One of the signs of a gall bladder problem is an over-bloated belly. Just touching their stomach at this stage is just unbearable for any dog. A quick call to the vet doctor so as to begin treatment is imperative at this stage.
So there you have it. We have answered the question Why is my dog yelping when I pick him up?. But there are situations where you will need to pick up or hold your dog, maybe to change their position, or take them to the hospital. So how can you achieve this? We have summarized the ways to pick or hold up your dog depending on their size, breed, and situation.
HOW TO PICK UP OR HOLD UP YOUR DOG.
i. A puppy: The way you pick up a puppy is by placing your hands under their chest and gently lifting them up. At the same time use the free hand to support their rear weight if necessary and bring them close to your chest.
For puppies that are resistant to being picked up, you can scruff them. Scruffing is the act of picking up a puppy using the foreskin on the backside especially those around the spine area. Please note that scruffing is only acceptable for young puppies, you should never scruff an older dog as it only leads to pain for them and yelping.
ii. Small Dogs: You pick up a small dog in exactly the same way you pick up a puppy. Hands under the chest and lifting them all gently. Just to add to it, a small dog is not a puppy and should not be scruffed.
iii. Medium-sized Dogs: Picking up a medium-sized dog in a way is the reverse of picking up a small dog. You first start by supporting the rear end with your stronger arm and using the other arm to lift up the dog from the chest region.
iv. Large Dogs: Picking up a large dog is usually a two-man job. Depending on their size if it seems possible to pick them up just like you would a medium-sized dog then go ahead. But to be on the safe side, get a partner, put your hand under your dog’s chest and let your partner lift the dog from behind the legs. Move to the position your want to take your dog to and gently place them down there.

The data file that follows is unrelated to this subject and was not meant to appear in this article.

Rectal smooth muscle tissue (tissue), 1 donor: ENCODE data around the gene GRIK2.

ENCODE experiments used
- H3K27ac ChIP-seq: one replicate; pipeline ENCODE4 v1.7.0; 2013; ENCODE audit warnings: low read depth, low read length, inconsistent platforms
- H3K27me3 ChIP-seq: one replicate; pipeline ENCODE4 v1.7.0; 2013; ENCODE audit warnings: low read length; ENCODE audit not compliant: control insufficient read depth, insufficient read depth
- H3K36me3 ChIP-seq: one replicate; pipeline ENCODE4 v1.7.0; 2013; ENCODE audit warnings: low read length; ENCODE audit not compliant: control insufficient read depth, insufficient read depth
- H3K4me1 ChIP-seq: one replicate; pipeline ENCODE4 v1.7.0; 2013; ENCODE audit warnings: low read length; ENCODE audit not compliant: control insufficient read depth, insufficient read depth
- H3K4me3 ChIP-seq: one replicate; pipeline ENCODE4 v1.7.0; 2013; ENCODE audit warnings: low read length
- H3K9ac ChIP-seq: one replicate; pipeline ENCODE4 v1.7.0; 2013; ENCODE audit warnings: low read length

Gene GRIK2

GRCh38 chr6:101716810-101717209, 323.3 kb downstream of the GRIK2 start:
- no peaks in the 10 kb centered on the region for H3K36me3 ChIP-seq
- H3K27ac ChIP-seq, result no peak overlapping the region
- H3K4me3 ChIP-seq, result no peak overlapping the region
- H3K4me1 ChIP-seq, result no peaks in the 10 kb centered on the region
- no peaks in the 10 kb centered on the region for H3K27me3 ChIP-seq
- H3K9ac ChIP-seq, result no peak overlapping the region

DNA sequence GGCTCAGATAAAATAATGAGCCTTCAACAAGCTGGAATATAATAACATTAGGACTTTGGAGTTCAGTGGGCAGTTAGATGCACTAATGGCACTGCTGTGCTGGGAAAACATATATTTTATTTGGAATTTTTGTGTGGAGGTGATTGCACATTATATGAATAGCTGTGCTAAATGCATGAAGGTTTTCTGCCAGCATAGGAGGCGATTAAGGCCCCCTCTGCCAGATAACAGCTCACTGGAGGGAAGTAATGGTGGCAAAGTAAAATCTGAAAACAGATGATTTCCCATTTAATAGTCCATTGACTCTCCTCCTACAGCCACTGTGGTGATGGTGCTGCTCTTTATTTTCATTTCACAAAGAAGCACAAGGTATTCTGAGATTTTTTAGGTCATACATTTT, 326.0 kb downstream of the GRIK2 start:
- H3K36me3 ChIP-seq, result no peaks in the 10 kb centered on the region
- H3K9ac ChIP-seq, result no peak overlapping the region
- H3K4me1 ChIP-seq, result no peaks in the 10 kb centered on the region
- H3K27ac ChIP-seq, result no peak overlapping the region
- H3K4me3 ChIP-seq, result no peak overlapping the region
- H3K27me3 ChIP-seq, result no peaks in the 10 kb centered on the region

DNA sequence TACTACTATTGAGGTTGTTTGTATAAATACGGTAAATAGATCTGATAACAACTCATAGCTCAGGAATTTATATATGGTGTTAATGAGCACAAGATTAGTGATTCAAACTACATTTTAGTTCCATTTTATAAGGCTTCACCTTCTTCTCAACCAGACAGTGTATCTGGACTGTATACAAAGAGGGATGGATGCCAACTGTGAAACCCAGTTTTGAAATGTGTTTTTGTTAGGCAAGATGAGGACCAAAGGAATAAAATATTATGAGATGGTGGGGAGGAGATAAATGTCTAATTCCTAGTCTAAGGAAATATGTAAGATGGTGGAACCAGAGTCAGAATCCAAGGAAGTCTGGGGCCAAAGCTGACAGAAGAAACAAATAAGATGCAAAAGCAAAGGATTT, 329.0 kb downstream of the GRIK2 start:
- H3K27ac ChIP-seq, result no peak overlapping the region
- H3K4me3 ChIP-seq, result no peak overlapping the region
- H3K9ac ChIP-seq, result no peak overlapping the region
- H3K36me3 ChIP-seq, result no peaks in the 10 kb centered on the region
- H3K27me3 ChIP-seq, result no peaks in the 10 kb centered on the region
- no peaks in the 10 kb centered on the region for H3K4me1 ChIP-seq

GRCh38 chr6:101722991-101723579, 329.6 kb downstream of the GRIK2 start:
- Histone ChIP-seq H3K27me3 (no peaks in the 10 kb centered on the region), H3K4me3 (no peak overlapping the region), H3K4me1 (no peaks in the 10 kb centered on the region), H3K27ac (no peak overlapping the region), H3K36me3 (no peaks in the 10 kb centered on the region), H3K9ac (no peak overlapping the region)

v. Pregnant Dogs: The best way to pick up a pregnant dog is by using a makeshift stretcher, either fashioned from a sheet or a towel. Make the pregnant dog to lie down in the sheet or towel and then with the help of someone else, pick them up and set them down gently where you want them to be.
If you find yourself in a situation where you cant get help, you may consider picking them up the way you would a large dog.
vi. Dogs with spine problems: Pick dogs with spine problems up in the same way you would pick up a pregnant dog.
vii. Dogs with the hip problem: A stretcher is always a good investment at this stage, if you can’t access a stretcher, then picking them up the way you would a large dog would be the next best option.
You can learn more about picking up or holding up a dog by reading the full article HOW DO DOGS LIKE TO BE HELD
Hi, I am Charles Nwankwo Editor-in-Chief, Mydoggything.com. Gleaning from Professional Dog Trainers, behaviorist, Registered Veterinarians, and Breeders. We are passionate about making dog care easy for you. My job is to make sure that you get the best-updated dog care information to understand and take care of your dog or dogs.